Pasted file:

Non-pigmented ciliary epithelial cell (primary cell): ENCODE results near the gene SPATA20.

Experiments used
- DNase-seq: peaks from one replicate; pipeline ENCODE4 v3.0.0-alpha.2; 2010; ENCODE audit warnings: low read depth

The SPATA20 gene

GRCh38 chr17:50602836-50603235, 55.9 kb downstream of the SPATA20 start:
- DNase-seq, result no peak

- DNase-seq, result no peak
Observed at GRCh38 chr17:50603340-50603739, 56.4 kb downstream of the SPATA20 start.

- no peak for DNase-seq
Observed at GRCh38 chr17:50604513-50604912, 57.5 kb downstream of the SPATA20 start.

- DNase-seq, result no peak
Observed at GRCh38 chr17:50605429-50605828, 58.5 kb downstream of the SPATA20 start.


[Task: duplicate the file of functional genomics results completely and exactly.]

Non-pigmented ciliary epithelial cell (primary cell): ENCODE results near the gene SPATA20.

Experiments used
- DNase-seq: peaks from one replicate; pipeline ENCODE4 v3.0.0-alpha.2; 2010; ENCODE audit warnings: low read depth

The SPATA20 gene

GRCh38 chr17:50602836-50603235, 55.9 kb downstream of the SPATA20 start:
- DNase-seq, result no peak

- DNase-seq, result no peak
Observed at GRCh38 chr17:50603340-50603739, 56.4 kb downstream of the SPATA20 start.

- no peak for DNase-seq
Observed at GRCh38 chr17:50604513-50604912, 57.5 kb downstream of the SPATA20 start.

- DNase-seq, result no peak
Observed at GRCh38 chr17:50605429-50605828, 58.5 kb downstream of the SPATA20 start.